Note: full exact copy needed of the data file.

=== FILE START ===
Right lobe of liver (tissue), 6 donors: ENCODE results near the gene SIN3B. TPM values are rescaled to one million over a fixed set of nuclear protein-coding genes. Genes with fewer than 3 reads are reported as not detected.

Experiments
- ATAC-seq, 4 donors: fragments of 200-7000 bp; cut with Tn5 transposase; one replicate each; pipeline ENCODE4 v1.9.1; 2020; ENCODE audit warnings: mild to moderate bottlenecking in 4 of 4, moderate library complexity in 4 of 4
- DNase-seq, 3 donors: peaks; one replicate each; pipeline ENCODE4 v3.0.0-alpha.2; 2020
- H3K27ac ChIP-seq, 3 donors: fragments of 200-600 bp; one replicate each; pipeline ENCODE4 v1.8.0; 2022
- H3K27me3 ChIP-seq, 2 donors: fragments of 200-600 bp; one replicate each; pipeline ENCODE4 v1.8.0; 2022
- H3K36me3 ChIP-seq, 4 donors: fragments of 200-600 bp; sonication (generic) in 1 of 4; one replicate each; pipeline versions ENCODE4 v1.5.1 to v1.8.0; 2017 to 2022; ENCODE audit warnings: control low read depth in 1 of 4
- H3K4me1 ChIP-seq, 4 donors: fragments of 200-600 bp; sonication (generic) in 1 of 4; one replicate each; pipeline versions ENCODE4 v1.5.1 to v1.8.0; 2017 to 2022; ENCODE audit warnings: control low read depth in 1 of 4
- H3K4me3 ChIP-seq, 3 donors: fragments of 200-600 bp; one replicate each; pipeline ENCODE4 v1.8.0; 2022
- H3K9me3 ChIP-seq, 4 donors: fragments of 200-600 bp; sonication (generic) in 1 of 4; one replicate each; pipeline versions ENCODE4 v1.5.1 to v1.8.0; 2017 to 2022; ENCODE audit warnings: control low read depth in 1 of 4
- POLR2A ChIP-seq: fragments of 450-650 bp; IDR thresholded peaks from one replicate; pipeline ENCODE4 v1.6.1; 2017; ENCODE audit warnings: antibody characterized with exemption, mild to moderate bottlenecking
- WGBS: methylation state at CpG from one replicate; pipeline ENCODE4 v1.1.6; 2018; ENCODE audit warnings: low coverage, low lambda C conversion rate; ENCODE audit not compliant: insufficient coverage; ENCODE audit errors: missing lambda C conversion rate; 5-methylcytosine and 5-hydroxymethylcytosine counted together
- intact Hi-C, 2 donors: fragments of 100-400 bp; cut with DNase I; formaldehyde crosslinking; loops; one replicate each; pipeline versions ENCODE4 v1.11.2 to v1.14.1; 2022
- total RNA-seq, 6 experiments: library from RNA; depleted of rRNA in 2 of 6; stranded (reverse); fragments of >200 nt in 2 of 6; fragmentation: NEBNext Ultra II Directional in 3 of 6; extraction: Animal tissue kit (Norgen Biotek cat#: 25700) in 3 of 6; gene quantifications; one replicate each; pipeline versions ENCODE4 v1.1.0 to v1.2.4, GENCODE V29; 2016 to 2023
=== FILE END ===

Right lobe of liver (tissue), 6 donors: ENCODE results near the gene SIN3B. TPM values are rescaled to one million over a fixed set of nuclear protein-coding genes. Genes with fewer than 3 reads are reported as not detected.

Experiments
- ATAC-seq, 4 donors: fragments of 200-7000 bp; cut with Tn5 transposase; one replicate each; pipeline ENCODE4 v1.9.1; 2020; ENCODE audit warnings: mild to moderate bottlenecking in 4 of 4, moderate library complexity in 4 of 4
- DNase-seq, 3 donors: peaks; one replicate each; pipeline ENCODE4 v3.0.0-alpha.2; 2020
- H3K27ac ChIP-seq, 3 donors: fragments of 200-600 bp; one replicate each; pipeline ENCODE4 v1.8.0; 2022
- H3K27me3 ChIP-seq, 2 donors: fragments of 200-600 bp; one replicate each; pipeline ENCODE4 v1.8.0; 2022
- H3K36me3 ChIP-seq, 4 donors: fragments of 200-600 bp; sonication (generic) in 1 of 4; one replicate each; pipeline versions ENCODE4 v1.5.1 to v1.8.0; 2017 to 2022; ENCODE audit warnings: control low read depth in 1 of 4
- H3K4me1 ChIP-seq, 4 donors: fragments of 200-600 bp; sonication (generic) in 1 of 4; one replicate each; pipeline versions ENCODE4 v1.5.1 to v1.8.0; 2017 to 2022; ENCODE audit warnings: control low read depth in 1 of 4
- H3K4me3 ChIP-seq, 3 donors: fragments of 200-600 bp; one replicate each; pipeline ENCODE4 v1.8.0; 2022
- H3K9me3 ChIP-seq, 4 donors: fragments of 200-600 bp; sonication (generic) in 1 of 4; one replicate each; pipeline versions ENCODE4 v1.5.1 to v1.8.0; 2017 to 2022; ENCODE audit warnings: control low read depth in 1 of 4
- POLR2A ChIP-seq: fragments of 450-650 bp; IDR thresholded peaks from one replicate; pipeline ENCODE4 v1.6.1; 2017; ENCODE audit warnings: antibody characterized with exemption, mild to moderate bottlenecking
- WGBS: methylation state at CpG from one replicate; pipeline ENCODE4 v1.1.6; 2018; ENCODE audit warnings: low coverage, low lambda C conversion rate; ENCODE audit not compliant: insufficient coverage; ENCODE audit errors: missing lambda C conversion rate; 5-methylcytosine and 5-hydroxymethylcytosine counted together
- intact Hi-C, 2 donors: fragments of 100-400 bp; cut with DNase I; formaldehyde crosslinking; loops; one replicate each; pipeline versions ENCODE4 v1.11.2 to v1.14.1; 2022
- total RNA-seq, 6 experiments: library from RNA; depleted of rRNA in 2 of 6; stranded (reverse); fragments of >200 nt in 2 of 6; fragmentation: NEBNext Ultra II Directional in 3 of 6; extraction: Animal tissue kit (Norgen Biotek cat#: 25700) in 3 of 6; gene quantifications; one replicate each; pipeline versions ENCODE4 v1.1.0 to v1.2.4, GENCODE V29; 2016 to 2023